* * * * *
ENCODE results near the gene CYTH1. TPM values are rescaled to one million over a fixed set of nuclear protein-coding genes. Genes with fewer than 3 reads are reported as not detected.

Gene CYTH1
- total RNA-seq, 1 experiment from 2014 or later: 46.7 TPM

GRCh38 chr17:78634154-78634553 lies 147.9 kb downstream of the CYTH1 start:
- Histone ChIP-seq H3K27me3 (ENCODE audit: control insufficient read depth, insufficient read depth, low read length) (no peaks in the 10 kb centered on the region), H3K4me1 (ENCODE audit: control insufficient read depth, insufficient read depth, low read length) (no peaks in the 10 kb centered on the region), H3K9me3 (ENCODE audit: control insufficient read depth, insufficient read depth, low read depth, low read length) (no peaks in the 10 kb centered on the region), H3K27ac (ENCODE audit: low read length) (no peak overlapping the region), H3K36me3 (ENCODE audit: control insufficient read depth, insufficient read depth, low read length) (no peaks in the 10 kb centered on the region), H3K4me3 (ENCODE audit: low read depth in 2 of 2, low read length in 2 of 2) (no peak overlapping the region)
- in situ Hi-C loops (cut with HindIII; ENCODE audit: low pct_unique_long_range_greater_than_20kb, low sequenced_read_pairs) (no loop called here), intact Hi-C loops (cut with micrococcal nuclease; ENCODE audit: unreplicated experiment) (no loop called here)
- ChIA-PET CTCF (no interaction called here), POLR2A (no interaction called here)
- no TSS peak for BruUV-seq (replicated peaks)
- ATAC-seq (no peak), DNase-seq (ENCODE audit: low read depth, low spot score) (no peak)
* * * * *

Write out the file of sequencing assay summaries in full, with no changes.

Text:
ENCODE results near the gene CYTH1. TPM values are rescaled to one million over a fixed set of nuclear protein-coding genes. Genes with fewer than 3 reads are reported as not detected.

Gene CYTH1
- total RNA-seq, 1 experiment from 2014 or later: 46.7 TPM

GRCh38 chr17:78634154-78634553 lies 147.9 kb downstream of the CYTH1 start:
- Histone ChIP-seq H3K27me3 (ENCODE audit: control insufficient read depth, insufficient read depth, low read length) (no peaks in the 10 kb centered on the region), H3K4me1 (ENCODE audit: control insufficient read depth, insufficient read depth, low read length) (no peaks in the 10 kb centered on the region), H3K9me3 (ENCODE audit: control insufficient read depth, insufficient read depth, low read depth, low read length) (no peaks in the 10 kb centered on the region), H3K27ac (ENCODE audit: low read length) (no peak overlapping the region), H3K36me3 (ENCODE audit: control insufficient read depth, insufficient read depth, low read length) (no peaks in the 10 kb centered on the region), H3K4me3 (ENCODE audit: low read depth in 2 of 2, low read length in 2 of 2) (no peak overlapping the region)
- in situ Hi-C loops (cut with HindIII; ENCODE audit: low pct_unique_long_range_greater_than_20kb, low sequenced_read_pairs) (no loop called here), intact Hi-C loops (cut with micrococcal nuclease; ENCODE audit: unreplicated experiment) (no loop called here)
- ChIA-PET CTCF (no interaction called here), POLR2A (no interaction called here)
- no TSS peak for BruUV-seq (replicated peaks)
- ATAC-seq (no peak), DNase-seq (ENCODE audit: low read depth, low spot score) (no peak)